Barbie's SI Cover Steps Up the Sexualized Children's Toy Game
The sexualization of female cartoons and toys continues as Mattel and Sports Illustrated are teaming up this year to put Barbie on the cover of a limited number of SI Swimsuit editions.
Mattel and Sports Illustrated are teaming up this year to put Barbie on the cover of a limited number of SI's Swimsuit edition. And that sexualization of a little girl's play doll fits into a strange tendency to place cartoons and animated women into magazine ads in suggestive and semi-nude positions.
It's an advertising play, no doubt, both to pump to some life into flagging Barbie sales and into the bikini-filled print issue, now celebrating its 50th year. Billed under an "Unapologetic" tagline, Barbie will get a four pages of swimsuit-wearing photos — all taken by longtime SI photographer Walter Iooss Jr. — as well as a limited-edition Sports Illustrated Barbie (only at Target!). And most importantly, 1,000 issues with Barbie in a swimsuit on the cover.
While perhaps the most brazen example yet of sexualizing the children's toy, the concept isn't exactly novel. Look at how Marge Simpson's image has been tarted up over the years. "Springfield's sexiest MILF," Maxim called her in 2004 when she appeared on the cover of the magazine. Marge also posed on a bunny chair in Playboy in 2009 as a tag to "The Devil in Marge Simpson." Weird.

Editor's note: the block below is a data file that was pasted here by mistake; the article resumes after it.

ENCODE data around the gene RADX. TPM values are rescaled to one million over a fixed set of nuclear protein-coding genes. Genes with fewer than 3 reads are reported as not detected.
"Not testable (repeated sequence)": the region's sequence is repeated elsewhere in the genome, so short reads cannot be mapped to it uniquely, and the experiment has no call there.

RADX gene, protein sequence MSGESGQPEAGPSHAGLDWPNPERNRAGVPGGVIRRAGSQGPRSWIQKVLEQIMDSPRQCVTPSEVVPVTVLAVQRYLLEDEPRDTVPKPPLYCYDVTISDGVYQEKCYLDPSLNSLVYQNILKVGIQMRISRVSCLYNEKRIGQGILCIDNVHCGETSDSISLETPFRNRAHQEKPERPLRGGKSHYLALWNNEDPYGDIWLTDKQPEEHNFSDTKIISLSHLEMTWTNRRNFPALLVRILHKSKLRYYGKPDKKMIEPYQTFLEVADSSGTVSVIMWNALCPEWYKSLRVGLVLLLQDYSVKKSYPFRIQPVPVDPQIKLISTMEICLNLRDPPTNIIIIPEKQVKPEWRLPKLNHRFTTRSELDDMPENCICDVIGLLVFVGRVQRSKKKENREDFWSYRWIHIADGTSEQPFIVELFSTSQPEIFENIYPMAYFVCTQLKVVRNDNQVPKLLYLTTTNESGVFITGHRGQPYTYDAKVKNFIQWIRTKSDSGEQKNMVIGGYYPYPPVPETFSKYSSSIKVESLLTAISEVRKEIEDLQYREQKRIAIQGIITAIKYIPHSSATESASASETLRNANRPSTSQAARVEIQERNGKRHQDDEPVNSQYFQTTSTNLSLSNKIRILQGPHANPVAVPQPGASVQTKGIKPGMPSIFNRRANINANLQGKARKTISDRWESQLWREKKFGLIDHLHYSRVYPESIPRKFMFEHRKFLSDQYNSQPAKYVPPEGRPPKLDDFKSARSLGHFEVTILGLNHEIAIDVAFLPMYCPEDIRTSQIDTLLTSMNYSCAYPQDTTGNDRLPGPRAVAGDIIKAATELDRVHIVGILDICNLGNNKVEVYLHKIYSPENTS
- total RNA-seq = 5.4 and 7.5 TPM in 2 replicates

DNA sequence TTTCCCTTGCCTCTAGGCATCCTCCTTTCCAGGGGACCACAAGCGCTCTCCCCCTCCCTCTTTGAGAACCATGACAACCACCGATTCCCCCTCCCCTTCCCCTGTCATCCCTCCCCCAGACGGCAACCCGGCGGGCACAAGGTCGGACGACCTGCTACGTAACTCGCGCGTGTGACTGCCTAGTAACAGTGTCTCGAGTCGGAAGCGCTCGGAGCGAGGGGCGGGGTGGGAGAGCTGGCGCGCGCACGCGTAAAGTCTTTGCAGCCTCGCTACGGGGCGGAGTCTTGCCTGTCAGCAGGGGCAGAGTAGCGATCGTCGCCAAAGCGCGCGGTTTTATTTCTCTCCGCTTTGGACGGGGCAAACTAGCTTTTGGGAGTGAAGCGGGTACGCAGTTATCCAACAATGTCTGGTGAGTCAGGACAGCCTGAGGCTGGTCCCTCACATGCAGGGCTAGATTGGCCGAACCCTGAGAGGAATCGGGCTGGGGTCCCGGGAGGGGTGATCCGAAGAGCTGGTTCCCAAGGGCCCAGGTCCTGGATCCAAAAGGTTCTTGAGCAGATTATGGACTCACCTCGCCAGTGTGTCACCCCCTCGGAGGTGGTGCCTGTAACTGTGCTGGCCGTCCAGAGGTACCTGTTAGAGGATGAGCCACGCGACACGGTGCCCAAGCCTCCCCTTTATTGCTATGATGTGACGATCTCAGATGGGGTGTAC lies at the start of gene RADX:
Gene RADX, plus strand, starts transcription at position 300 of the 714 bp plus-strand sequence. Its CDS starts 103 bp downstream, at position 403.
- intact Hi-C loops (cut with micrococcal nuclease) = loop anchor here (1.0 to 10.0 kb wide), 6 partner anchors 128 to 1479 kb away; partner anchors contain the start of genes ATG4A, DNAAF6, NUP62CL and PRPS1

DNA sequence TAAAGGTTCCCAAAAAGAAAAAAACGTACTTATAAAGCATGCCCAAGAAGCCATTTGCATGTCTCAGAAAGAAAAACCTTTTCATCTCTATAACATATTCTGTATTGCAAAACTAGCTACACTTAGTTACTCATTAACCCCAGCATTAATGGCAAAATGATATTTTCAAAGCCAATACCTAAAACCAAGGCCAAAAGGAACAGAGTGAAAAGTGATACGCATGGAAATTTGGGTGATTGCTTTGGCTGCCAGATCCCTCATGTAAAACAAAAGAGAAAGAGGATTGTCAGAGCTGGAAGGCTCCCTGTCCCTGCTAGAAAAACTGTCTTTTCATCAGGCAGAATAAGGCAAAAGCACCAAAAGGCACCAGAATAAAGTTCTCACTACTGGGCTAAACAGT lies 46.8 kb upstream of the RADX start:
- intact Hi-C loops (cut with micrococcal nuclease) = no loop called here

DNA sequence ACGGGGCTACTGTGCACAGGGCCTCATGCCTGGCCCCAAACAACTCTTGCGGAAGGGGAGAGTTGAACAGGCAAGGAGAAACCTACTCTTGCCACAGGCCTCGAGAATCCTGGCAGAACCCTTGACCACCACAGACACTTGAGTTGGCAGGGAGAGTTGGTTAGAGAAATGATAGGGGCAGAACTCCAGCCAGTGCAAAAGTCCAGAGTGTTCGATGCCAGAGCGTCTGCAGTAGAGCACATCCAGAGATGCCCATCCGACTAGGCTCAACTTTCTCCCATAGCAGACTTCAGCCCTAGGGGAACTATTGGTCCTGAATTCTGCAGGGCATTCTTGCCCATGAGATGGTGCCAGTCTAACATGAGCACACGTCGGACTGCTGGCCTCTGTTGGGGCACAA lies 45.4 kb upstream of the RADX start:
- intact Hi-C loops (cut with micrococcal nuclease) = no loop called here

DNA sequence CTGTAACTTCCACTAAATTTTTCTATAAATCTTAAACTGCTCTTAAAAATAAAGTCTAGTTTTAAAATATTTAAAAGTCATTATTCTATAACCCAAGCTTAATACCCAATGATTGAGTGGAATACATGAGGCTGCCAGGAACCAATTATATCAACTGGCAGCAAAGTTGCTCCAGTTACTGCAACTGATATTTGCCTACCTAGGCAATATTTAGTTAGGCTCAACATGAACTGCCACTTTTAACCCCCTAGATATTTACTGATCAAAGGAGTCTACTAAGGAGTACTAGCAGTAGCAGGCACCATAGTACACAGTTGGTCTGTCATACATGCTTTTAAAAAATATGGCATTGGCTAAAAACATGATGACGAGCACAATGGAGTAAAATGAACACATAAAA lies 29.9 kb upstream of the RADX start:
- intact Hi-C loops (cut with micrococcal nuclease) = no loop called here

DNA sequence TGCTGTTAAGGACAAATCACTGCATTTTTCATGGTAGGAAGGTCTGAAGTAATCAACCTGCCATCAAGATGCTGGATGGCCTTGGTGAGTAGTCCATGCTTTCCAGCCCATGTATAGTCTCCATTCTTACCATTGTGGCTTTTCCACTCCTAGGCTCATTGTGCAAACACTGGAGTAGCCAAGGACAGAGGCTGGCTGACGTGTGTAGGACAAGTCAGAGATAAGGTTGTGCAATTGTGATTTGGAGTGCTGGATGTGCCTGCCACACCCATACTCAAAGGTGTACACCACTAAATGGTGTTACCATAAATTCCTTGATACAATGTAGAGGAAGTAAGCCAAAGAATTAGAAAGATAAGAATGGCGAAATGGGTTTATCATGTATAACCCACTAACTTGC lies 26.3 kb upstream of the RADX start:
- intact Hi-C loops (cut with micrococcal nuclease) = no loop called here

Sports Illustrated's swimsuit edition got in on that same cartoon game, too, sticking the green M&M in a sultry ad in 2010. Last year, the M&M took to the arctic (left) much like cover girl Kate Upton and pulled down her outer green layer in a strange attempt at chocolate-y sexuality. The green M&M has cleavage, too, apparently?
As to why Mattel is putting Barbie on the cover of an adult, male-oriented magazine, a spokesperson told AdWeek that the company sees Barbie as a cultural icon and not a children's toy. But while enjoying M&Ms and The Simpsons is age- and gender-neutral, Barbie is obviously a product targeted at girls, cultural icon or not. Still, Mattel wants to enter into the public debate on whether Barbie is a boundary-breaking woman or whether she creates unrealistic expectations for girls. “This program is about maintaining relevance and having a point of view on a societal conversation that has surrounded Barbie and women for years,” they say. That conversation begins with Barbie in a swimsuit on the cover of a magazine meant for middle-aged men to ogle over. In terms of the "conversation," it's certainly got people talking.